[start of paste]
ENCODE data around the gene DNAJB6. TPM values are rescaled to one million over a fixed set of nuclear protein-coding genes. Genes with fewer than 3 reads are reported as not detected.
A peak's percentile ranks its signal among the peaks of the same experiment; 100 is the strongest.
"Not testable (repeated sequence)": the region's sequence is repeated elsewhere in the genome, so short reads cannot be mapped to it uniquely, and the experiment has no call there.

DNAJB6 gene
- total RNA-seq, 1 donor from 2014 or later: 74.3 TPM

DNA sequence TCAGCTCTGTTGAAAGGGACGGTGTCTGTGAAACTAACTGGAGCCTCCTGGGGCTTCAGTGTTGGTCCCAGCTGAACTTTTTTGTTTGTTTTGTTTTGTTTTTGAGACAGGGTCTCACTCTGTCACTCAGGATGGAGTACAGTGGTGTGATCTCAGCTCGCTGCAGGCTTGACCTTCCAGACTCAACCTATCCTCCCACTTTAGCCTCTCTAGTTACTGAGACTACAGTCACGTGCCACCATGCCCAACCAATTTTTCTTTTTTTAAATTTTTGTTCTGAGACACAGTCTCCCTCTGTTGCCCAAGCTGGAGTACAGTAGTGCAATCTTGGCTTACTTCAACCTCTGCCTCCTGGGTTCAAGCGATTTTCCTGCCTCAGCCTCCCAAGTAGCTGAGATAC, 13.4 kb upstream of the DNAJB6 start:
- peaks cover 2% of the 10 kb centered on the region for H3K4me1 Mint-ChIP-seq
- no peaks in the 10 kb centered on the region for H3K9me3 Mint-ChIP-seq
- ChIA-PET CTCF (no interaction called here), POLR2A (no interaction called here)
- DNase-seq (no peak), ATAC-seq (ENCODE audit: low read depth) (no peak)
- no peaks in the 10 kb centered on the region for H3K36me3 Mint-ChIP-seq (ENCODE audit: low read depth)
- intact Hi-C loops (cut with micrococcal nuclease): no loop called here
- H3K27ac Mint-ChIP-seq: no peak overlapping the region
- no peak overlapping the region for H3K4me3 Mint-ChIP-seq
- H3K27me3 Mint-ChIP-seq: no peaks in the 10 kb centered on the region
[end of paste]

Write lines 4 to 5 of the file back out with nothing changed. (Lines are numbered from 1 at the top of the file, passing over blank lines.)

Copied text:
DNAJB6 gene
- total RNA-seq, 1 donor from 2014 or later: 74.3 TPM